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:: Serenades

Serenades seems to be the quintessential Australian film. It has multi culturalism, it’s set in the outback with some Aborigines in the background, has a strong female lead, and little chance of a big box office.

Most of the audience would know little about the history of Afghan men coming to Australia to work as cameleers, transporting goods to outback settlements. The men could not bring women from their country with them and so were left to mingle only with those who were also snubbed by Anglo Saxon society- Aborigines and prostitutes. It is a fascinating backdrop for, unfortunately, a somewhat conventional story.

First time feature director Mojgan Khadem seemed to be aiming for an epic romance, kind of The Thorn Birds meets Not Without My Daughter. Played by newcomer Alice Haines, Jila is the product of one night of paid for passion between an Afghan man and an Aboriginal woman. She grows up with her Aboriginal family, spending much of her time at the nearby Lutheran mission, where she meets the son of the missionary, Johann (played as an adult by Aden Young). When her mother dies she is taken to live with her strict Muslim father and Johann goes to Germany. The two are reunited ten years later, but she is now a Muslim and he is a Christian and contact between them is forbidden.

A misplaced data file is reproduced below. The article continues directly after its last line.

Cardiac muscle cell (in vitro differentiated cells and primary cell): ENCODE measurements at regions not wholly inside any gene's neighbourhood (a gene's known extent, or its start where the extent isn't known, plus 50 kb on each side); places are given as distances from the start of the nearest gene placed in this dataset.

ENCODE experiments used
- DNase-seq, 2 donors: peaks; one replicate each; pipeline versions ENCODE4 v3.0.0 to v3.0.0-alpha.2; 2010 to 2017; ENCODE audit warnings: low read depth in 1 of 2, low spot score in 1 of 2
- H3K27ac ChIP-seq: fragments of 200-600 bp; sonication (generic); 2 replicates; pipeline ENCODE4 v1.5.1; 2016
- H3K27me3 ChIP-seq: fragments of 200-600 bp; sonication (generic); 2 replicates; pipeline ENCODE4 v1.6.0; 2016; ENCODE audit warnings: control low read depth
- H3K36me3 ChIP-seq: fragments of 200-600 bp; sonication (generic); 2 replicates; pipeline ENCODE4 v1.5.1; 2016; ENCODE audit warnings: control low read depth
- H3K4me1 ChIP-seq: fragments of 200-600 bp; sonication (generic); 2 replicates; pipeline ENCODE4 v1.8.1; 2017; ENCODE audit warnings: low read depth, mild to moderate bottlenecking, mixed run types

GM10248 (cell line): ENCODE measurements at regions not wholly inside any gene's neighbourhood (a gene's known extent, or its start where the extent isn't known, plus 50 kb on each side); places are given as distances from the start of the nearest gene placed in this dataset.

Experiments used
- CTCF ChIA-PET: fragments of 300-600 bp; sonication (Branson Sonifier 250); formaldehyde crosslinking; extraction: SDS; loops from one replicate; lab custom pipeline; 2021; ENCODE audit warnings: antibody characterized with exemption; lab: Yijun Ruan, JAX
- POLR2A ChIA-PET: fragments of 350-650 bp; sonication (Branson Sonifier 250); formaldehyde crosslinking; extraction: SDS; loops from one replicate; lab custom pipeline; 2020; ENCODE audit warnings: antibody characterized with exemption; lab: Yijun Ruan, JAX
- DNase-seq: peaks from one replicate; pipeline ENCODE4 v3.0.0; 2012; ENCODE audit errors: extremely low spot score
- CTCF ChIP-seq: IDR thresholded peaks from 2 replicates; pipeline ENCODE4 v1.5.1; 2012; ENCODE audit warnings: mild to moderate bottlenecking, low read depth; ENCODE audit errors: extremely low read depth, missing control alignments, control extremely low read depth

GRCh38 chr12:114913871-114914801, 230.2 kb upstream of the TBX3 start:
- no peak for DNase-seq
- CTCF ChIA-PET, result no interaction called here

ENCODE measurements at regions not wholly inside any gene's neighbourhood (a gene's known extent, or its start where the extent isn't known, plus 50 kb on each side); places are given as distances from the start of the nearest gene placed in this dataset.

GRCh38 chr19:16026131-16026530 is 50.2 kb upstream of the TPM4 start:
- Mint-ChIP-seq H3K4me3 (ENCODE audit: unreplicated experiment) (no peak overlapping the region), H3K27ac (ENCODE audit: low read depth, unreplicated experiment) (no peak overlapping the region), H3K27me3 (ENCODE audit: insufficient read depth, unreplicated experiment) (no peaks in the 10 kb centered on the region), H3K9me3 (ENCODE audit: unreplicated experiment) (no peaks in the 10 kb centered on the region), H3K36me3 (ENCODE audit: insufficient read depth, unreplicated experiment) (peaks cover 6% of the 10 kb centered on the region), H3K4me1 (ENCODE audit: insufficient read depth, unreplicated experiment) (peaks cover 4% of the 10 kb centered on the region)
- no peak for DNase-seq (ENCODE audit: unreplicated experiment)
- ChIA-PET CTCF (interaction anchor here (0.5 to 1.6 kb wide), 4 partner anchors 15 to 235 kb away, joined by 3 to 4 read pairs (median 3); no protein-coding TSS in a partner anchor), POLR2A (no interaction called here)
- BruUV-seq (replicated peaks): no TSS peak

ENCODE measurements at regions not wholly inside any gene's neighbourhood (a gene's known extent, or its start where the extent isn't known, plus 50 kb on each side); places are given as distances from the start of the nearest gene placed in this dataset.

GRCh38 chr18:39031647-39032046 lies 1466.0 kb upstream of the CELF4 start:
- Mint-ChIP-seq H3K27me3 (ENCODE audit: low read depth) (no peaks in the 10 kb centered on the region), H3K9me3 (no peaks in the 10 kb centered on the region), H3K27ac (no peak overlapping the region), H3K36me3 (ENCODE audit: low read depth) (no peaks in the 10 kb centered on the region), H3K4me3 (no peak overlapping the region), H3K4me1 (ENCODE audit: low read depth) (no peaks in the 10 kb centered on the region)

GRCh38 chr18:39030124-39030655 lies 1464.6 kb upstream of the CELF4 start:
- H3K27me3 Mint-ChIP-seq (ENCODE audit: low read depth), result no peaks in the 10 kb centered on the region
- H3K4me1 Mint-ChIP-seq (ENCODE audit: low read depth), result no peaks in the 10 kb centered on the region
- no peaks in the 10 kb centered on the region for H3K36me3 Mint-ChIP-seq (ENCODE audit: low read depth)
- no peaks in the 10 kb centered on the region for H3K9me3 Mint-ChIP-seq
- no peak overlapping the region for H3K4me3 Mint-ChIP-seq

Religion seems to play the bad guy in this film, as everyone save for Johann who is affiliated to a God is cruel and oppressive. Religion is too easy a target however and the characters themselves are the stereotypes of priest and Muslim and Aboriginal elder. However the inscrutability of the lead is the main problem. We are never allowed into Jila’s head, she is either about her religion or her man, and there seems to be nothing else to her.

Many of the scenes felt staged, added to by the inexperience of some of the actors. The plot turns are excessively well telegraphed, so that there were few surprises. I was unsure as to what I was supposed to make of the final freeze frame, and it seemed as though the filmmaker could not find an ending that was quite suitable, so left it for the audience to decide. The different cultures mixing in this foreign land is a wonderful concept but isn’t quite given its due.

Screening at Cinema Como and Brighton Bay Cinema